If your application is taking too much time to load or to perform an operation, question yourself, you must have done something wrong, if you think that delay is reasonable, you should quit and find another job.


User experience – UX

Medium, the famous blogging website is one of my favorite example in perfect user experience. It delivers only the expected in a simple, minimal and unique experience. You can find many definitions for a perfect user experience, some call it Apple 😉 others have published theories and papers on how to deliver the best application user experience. I see it as a continuous effort towards making users smile using your application.

There are several concepts/ practices for delivering a good user experience such as, delivering simplicity; keeping everything to the minimal required level, no need to fill the screen with all the menus, features and functionalities, show only what you think it is important for the user to perform the task. Also, keeping the number of clicks to the minimal is a key factor, this means in order to perform any task in your application starting from the home page, the number of clicks should be as minimal as possible. Some suggest 3 as the magic number, but as long as you are measuring that factor then you are on the right track.

Environment specific features will deliver an awesome experience to the user, if he is a loyal Android user and your application uses an Android specific gesture or widgets, he will feel home or for Windows applications you can add live tiles and so on.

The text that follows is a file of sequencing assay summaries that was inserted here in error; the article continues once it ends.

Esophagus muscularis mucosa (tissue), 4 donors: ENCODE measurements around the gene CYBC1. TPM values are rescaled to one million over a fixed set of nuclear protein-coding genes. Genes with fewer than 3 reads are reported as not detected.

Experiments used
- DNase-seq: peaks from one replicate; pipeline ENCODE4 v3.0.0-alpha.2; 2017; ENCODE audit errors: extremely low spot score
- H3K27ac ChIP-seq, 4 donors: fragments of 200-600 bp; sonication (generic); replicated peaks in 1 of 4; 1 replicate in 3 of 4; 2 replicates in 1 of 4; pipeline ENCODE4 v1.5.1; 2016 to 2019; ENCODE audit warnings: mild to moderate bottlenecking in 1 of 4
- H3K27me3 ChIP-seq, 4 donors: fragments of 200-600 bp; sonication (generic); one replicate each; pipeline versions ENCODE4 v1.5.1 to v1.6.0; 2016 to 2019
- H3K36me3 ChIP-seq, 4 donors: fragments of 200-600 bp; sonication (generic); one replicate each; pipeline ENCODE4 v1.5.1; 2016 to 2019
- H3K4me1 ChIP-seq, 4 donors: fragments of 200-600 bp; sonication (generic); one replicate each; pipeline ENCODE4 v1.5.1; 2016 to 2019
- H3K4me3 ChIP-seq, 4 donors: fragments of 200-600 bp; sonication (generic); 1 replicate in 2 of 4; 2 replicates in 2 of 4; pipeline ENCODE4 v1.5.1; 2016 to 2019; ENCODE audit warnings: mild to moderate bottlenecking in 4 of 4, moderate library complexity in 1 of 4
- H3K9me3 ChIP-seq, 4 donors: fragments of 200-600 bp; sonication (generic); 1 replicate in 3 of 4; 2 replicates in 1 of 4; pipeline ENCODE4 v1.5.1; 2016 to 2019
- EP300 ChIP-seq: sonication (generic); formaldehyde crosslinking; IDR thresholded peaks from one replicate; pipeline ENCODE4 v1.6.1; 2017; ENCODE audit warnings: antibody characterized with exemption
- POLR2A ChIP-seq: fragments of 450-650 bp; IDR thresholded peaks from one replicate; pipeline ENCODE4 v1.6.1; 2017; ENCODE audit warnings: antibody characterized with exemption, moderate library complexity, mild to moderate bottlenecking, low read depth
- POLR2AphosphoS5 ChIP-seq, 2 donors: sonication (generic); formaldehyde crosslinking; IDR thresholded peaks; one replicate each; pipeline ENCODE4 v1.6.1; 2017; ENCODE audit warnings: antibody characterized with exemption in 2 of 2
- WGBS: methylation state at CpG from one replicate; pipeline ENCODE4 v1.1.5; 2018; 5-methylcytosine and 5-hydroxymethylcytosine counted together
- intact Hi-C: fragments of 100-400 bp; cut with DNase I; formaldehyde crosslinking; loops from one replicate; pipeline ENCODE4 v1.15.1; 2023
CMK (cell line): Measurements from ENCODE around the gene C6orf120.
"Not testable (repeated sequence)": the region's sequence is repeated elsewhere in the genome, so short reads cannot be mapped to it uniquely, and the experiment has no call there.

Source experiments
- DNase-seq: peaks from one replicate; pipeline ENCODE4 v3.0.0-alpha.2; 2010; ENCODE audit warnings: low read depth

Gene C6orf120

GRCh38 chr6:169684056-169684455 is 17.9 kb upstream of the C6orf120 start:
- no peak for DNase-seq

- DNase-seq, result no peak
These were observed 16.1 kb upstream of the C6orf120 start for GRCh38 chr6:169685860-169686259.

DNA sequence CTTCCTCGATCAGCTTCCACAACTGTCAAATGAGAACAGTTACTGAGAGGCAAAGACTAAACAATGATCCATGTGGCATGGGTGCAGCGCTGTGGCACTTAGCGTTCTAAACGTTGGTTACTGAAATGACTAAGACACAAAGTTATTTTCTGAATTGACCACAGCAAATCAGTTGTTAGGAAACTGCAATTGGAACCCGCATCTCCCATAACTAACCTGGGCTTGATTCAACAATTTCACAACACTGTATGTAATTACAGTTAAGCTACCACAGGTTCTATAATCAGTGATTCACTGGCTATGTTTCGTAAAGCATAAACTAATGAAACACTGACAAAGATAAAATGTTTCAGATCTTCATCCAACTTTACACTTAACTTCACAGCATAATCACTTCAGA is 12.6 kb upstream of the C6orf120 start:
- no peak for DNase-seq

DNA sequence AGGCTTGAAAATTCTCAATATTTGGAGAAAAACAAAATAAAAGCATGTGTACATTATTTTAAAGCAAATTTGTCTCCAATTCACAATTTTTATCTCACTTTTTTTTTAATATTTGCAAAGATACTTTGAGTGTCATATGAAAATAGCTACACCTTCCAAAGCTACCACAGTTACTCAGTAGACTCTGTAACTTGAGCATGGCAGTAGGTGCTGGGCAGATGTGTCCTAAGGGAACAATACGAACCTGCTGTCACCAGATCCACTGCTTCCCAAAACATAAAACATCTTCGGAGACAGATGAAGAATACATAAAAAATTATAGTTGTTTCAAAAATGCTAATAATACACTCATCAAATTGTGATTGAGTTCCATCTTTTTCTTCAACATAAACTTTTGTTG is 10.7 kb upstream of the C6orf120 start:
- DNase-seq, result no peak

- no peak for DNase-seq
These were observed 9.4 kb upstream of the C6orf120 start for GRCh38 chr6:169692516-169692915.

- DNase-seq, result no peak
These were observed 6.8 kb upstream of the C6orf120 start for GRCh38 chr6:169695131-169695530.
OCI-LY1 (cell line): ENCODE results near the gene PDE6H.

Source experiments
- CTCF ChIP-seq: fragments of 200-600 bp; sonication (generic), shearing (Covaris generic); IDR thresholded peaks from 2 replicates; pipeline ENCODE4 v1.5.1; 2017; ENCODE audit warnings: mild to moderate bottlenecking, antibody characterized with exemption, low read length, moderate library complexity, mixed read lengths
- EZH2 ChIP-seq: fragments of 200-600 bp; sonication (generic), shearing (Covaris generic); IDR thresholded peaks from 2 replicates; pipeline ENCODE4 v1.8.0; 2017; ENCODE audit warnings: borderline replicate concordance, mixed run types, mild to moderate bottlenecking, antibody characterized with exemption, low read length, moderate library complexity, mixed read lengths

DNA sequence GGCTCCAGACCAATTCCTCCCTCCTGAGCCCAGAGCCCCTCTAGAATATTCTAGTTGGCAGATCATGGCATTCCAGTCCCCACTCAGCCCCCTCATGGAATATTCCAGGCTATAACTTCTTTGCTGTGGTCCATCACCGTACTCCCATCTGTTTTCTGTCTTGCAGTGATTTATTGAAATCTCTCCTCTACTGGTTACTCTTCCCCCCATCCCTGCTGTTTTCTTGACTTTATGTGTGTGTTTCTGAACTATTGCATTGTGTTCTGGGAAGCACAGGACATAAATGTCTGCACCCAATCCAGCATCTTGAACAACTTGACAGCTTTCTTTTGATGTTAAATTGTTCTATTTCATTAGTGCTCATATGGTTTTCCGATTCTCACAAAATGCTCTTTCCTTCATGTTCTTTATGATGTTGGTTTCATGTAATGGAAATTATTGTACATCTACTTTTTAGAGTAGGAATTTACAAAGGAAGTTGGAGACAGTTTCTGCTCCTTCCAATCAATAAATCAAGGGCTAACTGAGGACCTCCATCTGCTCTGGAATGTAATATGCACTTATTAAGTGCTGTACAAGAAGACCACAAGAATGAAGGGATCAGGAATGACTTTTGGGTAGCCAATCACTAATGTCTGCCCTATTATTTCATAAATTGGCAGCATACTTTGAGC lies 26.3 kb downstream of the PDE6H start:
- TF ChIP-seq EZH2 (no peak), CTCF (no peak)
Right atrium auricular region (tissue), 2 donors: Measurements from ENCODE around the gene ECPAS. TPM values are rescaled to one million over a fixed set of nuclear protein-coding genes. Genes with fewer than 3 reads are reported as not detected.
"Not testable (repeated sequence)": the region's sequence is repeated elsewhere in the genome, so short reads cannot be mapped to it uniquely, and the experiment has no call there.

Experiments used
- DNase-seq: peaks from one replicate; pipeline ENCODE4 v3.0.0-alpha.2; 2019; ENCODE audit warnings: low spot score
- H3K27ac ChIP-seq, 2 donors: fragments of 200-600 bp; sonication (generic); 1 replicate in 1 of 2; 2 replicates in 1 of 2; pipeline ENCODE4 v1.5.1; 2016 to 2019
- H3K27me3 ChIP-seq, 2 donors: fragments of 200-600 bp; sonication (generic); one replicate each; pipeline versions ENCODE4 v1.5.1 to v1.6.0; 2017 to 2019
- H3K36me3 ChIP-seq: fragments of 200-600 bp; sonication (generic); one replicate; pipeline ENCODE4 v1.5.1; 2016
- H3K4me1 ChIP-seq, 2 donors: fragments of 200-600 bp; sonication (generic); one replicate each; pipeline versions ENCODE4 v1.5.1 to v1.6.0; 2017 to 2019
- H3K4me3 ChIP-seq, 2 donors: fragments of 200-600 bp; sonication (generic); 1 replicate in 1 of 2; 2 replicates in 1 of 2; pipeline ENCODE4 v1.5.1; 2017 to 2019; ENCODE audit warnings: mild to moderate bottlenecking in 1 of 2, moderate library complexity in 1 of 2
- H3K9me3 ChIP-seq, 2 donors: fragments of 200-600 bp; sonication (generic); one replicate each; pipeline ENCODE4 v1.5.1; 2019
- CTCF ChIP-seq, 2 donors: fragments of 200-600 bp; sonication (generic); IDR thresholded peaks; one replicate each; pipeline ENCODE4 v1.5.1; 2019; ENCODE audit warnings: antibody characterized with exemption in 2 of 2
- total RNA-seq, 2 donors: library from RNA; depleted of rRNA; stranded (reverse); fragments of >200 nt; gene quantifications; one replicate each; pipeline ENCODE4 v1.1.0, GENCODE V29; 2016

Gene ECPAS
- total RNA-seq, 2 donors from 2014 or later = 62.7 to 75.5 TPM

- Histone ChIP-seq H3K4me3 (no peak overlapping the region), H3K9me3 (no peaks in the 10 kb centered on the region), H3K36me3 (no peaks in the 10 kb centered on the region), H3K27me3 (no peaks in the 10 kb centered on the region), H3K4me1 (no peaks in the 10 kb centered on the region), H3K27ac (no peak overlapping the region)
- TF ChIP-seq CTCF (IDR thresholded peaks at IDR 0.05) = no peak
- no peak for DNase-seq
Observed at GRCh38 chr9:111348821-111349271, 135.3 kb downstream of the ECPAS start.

User guidance; the application should be user-friendly; i.e. self-explanatory, no need for user manuals or training, the app should be easy to the degree the users feel they have used it before even during their first time.

UX efforts should be taken seriously in the application development life-cycle, put in the correct place, before, during and after the development. If not, the application will simple be very complex to use, users will be required to have a PHD degree to do the basics.


Do you have your own list, please share it in the comments.

No Estimates Software Development

Software development can go messy as you can imagine, that’s why we have rules, processes and tools to help control code and delivery.

The key asset to a proper software plan is estimating how long such a feature/ task requires using the experience and resources available in your team. Estimation is considered a commitment that you have to honor, requirements might change, or you might not be a subject matter expert, so unclear requirements and the fear of commitment lead to unrealistic estimations.

But can’t we deliver software skipping the estimation stage, or when they called zero estimates, if you are familiar with a certain repetitive task that your team is expert in, does it has to have the same estimate the same time? why don’t we estimate only the new features or tasks?

Woody Zuill, a senior consultant, trainer, and Agile coach, was recently hosted on .NET Rocks podcast, he is one of advocates to “No Estimates” software development, listen to him and let me know what you think in the comments.

Hello World

Not every blog starts with “Hello World” unless you are a developer.

This blog Code / Business will highlight topics of both low-level geeky code and high level strategy stuff, and somewhere in between. Expect some html, code and a lot of technical discussion in an abstract way that will interest you.

Feedback is more than welcomed.